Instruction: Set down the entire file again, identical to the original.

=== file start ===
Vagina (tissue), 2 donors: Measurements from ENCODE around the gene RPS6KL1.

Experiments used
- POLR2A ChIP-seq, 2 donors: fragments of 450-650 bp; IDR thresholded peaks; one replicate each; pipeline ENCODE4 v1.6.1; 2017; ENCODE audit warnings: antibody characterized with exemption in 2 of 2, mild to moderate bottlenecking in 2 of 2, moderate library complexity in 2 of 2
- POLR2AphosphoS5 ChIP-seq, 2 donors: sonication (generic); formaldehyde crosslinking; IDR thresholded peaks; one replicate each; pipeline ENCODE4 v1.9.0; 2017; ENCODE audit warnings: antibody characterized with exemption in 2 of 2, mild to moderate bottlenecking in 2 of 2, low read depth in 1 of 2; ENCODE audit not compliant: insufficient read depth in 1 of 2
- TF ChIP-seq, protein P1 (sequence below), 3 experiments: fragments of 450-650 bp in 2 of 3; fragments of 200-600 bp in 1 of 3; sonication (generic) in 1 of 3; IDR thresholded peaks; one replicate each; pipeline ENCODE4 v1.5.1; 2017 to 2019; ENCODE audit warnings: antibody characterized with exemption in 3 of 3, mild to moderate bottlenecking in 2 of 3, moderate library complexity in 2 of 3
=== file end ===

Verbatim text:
Vagina (tissue), 2 donors: Measurements from ENCODE around the gene RPS6KL1.

Experiments used
- POLR2A ChIP-seq, 2 donors: fragments of 450-650 bp; IDR thresholded peaks; one replicate each; pipeline ENCODE4 v1.6.1; 2017; ENCODE audit warnings: antibody characterized with exemption in 2 of 2, mild to moderate bottlenecking in 2 of 2, moderate library complexity in 2 of 2
- POLR2AphosphoS5 ChIP-seq, 2 donors: sonication (generic); formaldehyde crosslinking; IDR thresholded peaks; one replicate each; pipeline ENCODE4 v1.9.0; 2017; ENCODE audit warnings: antibody characterized with exemption in 2 of 2, mild to moderate bottlenecking in 2 of 2, low read depth in 1 of 2; ENCODE audit not compliant: insufficient read depth in 1 of 2
- TF ChIP-seq, protein P1 (sequence below), 3 experiments: fragments of 450-650 bp in 2 of 3; fragments of 200-600 bp in 1 of 3; sonication (generic) in 1 of 3; IDR thresholded peaks; one replicate each; pipeline ENCODE4 v1.5.1; 2017 to 2019; ENCODE audit warnings: antibody characterized with exemption in 3 of 3, mild to moderate bottlenecking in 2 of 3, moderate library complexity in 2 of 3